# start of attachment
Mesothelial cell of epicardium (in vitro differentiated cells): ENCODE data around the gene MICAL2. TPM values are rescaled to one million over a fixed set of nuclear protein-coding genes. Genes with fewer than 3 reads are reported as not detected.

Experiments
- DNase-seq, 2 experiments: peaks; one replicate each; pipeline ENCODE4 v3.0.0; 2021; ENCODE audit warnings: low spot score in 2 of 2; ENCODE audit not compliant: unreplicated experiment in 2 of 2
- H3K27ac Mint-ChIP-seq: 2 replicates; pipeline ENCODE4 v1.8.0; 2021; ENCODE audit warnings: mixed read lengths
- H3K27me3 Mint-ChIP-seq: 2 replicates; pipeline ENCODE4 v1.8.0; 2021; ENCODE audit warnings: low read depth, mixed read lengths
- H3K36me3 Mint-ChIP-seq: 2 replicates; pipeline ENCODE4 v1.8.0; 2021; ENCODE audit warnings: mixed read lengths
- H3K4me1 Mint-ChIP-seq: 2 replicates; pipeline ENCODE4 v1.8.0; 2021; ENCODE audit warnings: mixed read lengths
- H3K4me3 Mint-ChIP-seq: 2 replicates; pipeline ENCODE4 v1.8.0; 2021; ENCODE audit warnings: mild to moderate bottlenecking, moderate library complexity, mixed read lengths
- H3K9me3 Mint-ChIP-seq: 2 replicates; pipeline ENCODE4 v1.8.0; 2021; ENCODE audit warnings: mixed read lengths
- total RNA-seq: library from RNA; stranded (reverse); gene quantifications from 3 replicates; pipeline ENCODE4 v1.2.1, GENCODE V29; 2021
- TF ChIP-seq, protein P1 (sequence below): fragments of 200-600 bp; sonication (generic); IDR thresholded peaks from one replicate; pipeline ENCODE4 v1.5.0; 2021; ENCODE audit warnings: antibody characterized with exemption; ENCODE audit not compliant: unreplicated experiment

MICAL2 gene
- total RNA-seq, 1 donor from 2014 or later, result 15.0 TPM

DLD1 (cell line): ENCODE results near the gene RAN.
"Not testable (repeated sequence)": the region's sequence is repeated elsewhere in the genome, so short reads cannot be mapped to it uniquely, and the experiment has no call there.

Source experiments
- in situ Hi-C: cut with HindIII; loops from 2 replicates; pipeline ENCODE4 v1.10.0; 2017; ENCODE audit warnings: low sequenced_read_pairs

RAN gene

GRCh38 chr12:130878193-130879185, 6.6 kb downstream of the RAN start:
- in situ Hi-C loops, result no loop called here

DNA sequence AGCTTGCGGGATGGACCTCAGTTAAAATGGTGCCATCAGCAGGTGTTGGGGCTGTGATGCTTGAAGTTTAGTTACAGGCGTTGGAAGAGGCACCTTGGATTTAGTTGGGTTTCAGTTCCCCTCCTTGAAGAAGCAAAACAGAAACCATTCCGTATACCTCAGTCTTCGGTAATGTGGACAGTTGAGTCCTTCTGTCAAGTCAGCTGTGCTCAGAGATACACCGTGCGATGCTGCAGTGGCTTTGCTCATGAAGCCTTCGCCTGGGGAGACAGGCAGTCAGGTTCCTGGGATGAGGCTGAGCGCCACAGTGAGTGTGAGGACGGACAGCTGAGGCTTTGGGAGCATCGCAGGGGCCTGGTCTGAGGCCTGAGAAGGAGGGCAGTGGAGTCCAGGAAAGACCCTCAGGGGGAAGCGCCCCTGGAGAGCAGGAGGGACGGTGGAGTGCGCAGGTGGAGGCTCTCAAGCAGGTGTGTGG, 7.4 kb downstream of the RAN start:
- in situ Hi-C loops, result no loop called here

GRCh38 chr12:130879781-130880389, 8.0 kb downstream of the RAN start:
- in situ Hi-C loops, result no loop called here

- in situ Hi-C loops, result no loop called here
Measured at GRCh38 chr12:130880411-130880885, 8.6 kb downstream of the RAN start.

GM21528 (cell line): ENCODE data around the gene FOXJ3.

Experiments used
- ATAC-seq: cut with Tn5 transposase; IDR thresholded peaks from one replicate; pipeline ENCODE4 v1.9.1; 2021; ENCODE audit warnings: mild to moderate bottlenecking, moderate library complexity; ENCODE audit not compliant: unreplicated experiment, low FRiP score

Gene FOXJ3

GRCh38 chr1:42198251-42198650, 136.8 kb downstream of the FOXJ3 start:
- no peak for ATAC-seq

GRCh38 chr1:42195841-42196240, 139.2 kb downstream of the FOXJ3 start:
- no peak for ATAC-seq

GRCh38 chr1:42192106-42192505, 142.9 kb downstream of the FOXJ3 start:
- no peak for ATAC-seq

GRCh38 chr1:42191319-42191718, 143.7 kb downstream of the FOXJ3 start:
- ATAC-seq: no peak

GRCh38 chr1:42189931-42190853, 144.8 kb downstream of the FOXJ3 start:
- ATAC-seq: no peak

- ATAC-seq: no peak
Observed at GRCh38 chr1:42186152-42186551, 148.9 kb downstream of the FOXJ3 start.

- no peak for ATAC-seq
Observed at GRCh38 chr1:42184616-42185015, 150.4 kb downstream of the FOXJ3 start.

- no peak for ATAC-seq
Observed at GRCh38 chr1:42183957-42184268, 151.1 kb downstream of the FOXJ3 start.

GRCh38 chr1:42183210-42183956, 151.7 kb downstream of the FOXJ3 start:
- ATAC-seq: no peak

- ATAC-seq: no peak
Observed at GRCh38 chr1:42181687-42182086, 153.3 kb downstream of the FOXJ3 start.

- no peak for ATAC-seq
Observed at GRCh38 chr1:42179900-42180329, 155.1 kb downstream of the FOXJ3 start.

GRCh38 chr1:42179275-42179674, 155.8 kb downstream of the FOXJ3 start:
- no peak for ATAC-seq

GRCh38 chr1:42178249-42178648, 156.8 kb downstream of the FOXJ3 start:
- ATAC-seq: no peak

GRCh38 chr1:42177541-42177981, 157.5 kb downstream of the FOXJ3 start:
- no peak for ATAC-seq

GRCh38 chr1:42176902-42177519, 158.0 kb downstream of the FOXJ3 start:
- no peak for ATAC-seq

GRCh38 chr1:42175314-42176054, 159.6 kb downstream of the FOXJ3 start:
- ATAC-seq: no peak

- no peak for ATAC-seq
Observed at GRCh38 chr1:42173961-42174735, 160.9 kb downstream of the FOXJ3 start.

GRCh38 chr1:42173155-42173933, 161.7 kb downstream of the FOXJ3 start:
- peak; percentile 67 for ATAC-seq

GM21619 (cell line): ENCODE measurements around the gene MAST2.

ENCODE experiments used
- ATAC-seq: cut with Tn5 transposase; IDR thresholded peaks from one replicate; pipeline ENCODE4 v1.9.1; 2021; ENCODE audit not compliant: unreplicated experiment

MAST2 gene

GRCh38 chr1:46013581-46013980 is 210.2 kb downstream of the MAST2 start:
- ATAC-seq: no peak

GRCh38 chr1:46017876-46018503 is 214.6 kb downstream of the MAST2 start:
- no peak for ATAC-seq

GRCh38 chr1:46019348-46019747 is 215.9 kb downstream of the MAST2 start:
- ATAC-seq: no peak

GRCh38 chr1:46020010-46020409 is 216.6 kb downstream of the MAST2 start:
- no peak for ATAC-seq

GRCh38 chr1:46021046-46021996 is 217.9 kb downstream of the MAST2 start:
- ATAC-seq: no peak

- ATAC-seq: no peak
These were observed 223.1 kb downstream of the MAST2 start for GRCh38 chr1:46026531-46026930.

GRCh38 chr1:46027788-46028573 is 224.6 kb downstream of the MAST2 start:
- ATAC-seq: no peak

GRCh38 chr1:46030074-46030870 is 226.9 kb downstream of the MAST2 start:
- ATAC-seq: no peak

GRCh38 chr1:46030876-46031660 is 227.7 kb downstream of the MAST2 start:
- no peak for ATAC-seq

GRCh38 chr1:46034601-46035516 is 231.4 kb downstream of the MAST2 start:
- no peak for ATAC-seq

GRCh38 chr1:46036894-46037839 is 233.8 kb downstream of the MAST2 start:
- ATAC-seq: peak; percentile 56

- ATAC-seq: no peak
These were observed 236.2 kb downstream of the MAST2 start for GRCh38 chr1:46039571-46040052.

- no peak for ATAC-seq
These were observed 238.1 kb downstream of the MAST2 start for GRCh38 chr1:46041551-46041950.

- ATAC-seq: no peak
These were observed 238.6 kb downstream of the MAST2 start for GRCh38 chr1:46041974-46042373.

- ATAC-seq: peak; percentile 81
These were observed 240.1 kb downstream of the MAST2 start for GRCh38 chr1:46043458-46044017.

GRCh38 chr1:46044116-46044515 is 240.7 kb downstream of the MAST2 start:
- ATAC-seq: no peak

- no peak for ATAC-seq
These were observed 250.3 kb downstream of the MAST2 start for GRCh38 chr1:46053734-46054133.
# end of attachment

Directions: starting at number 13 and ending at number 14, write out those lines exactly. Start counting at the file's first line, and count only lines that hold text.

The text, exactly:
- total RNA-seq, 1 donor from 2014 or later, result 15.0 TPM

DLD1 (cell line): ENCODE results near the gene RAN.